There are several Chattanooga restaurants that now have second- and third-generation managers running these family businesses.
It's only natural over years that some restaurants become synonymous with signature dishes. Here are five desserts from family-owned restaurants around the region that are house favorites.
2213 Hamilton Place Blvd.
History: For 60 years there has been a Teddy Kyriakidis running the kitchen of the family restaurant. After immigrating to America in 1951, the elder Kyriakidis opened his first restaurant in New Jersey. When the family arrived in Chattanooga in 1982, he opened Little Athens in East Ridge.
In 1995, the Kyriakidises moved to Hamilton Place Boulevard and opened Acropolis Four Stars Grill. The younger Teddy Kyriakidis, who grew up working in the family business, joined his dad in 1999 after graduating from college.
The dessert: Teddy Kyriakidis says the Acropolis is famous among its diners for its Strawberry Patch Cake.
"It's strawberry cake with strawberries and cream cheese in the layers and a light whipped cream frosting," he said.
The cake is also offered in a sugarless option.
8223 Mahan Gap Road, Ooltewah
History: In 1976, David and Imogene Green opened The Kreme House. For years it was the only sit-down restaurant along Old Lee Highway in Ooltewah.
In 1990, the Greens took their business further out into Ooltewah and opened Countryside Cafe at the intersection of Ooltewah-Georgetown and Mahan Gap roads, about seven miles from Interstate 75. Both restaurants were known for home cooking.
Their daughter, Marlene, and her husband, Ponder Geren, joined them in 1992, along with another daughter. Now the Gerens and their two sons run Countryside, which marks its 22nd year in business in May.
The dessert: On any given day at Countryside, 12 to 18 desserts will be listed on the menu, and more than half are pies. All pies are homemade each morning, said Mrs. Geren, with more made as needed during the day.
But even with that many servings on hand, Geren said it's hard to keep up with the demand for coconut cream pie. Each slice begins with an inch-thick creamy layer of pudding topped with a 3- or 4-inch cloud of meringue.
"We hand-cook the pudding, but the secret is the tall meringue. We tell people you have to beat those egg whites exactly right to get it that tall," she said.
449 Delaware Ave., Dayton, Tenn.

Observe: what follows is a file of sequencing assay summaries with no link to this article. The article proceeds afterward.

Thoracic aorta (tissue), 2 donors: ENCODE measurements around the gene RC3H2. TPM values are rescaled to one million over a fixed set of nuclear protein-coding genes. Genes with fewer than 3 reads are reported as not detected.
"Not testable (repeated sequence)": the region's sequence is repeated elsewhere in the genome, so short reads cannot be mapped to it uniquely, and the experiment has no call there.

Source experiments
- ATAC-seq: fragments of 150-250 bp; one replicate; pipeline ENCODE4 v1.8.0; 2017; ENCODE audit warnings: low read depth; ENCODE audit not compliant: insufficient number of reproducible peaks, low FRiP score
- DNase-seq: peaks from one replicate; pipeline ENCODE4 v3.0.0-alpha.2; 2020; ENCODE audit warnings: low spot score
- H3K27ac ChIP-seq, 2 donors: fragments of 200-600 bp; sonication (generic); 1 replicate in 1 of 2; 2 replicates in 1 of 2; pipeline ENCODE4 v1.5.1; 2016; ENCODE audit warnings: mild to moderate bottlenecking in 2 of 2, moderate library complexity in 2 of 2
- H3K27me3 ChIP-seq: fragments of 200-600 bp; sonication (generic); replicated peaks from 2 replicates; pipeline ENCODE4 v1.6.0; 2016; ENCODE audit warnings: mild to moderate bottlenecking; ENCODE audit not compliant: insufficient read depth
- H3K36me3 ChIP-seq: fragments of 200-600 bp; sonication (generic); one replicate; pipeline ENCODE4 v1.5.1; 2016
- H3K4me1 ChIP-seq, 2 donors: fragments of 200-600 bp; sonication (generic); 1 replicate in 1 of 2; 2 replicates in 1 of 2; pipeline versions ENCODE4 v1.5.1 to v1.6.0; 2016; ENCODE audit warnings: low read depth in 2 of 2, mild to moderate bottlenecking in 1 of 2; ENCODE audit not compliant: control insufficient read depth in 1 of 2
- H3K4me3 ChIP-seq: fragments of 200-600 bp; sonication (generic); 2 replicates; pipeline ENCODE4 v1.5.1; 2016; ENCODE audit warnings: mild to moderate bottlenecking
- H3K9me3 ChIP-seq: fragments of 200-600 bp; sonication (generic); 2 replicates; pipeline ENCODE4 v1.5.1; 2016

History: Joe and Freida Fehn opened the first Fehn's Restaurant in 1930 in Riverview; now a third generation of the Fehn family is running the family restaurant in Dayton, Tenn.
Joe and Freida Fehn were joined in the family business by their sons, Bob and Al Fehn, after they returned home from World War II. The brothers turned the Fehn's location, at that time on the banks of the Tennessee River, into a local landmark. On Friday nights, it wasn't uncommon -- in fact, diners almost expected -- to see the line of folks waiting to be seated extending out the front door.
When Bob and Al Fehn retired in 1984, their sons, Don and Bill, opened the next location of Fehn's on Highway 153, which they ran for 15 years. Now Don Fehn and wife Colleen operate Fehn's 1891 House in Dayton. The establishment combines the family name with the fact it is housed in a local landmark that was built in 1891 by Dayton Coal & Iron Co.
The dessert: Many Chattanooga cooks have tried creating recipes to replicate Fehn's macaroon pie but to no avail. Some say the secret ingredient is saltine crackers, others almond extract.
Colleen Fehn says it's "the real whipped cream that we whip here. That adds a lot to the whole experience."
Fehn's macaroon pie has been homemade for 50 years, she said. "In fact we hand-cut the dates, and I separate three dozen eggs to make the meringue every time I make a batch," Mrs. Fehn said.
"People tell us they drive to Dayton just for macaroon pie. It's sweet and crunchy and chewy and a little salty at the same time. It is unique."
3535 Broad St.
History: Cindy Messinger, who runs Mount Vernon Restaurant with husband Jeff, is also a third-generation link in a family restaurant dynasty. Her parents, Gus and Myrtle Tombras, opened several restaurants at the turn of the 20th century. The Mount Vernon opened its doors in 1955.
Three years later, Mrs. Messinger's parents, Worry and Helen Evans, joined the Tombrases along with Natalie Humphreys. The Messingers joined the family business 35 years ago, she said.
The dessert: Cindy Messinger said it's not uncommon for travelers along I-24 to detour to the Mount Vernon on their way to and from Florida just to pick up an amaretto pie.
The Messingers created the recipe for this cream pie with Ida Kate Davis after the couple tasted a similar pie while traveling. The pie infuses the flavor of amaretto liqueur in a rich cream filling, poured into a crust made with a pecan and butter-based dough. It's topped with fluffy whipped cream and slivered almonds.
"We would have to close the restaurant if we ever ran out of amaretto cream pie," joked Mrs. Messinger. "I have a lot of people who come get it for birthdays instead of cakes. We've even put it on dry ice and sent it out for special occasions such as 50th and 70th anniversaries."
9705 Dayton Pike, Soddy-Daisy
History: Dianne Cosper opened this Soddy-Daisy restaurant in 2003 with her husband and two daughters. Now the three women run the family business, which is housed in a renovated automotive garage. The lift that formerly raised cars is incorporated into the cafe's decor and now supports platters of food.
"It's in the side dining room," said Cosper. "So we propped it up and made a table out of it."
The dessert: Diners don't mind the 16-mile drive from downtown to Soddy-Daisy when they know Italian cream cake is at the end of the trip.
The cake batter, with its mild cherry flavoring and coconut, makes a dense but moist cake. It's iced in a cream cheese frosting flavored with toasted pecans.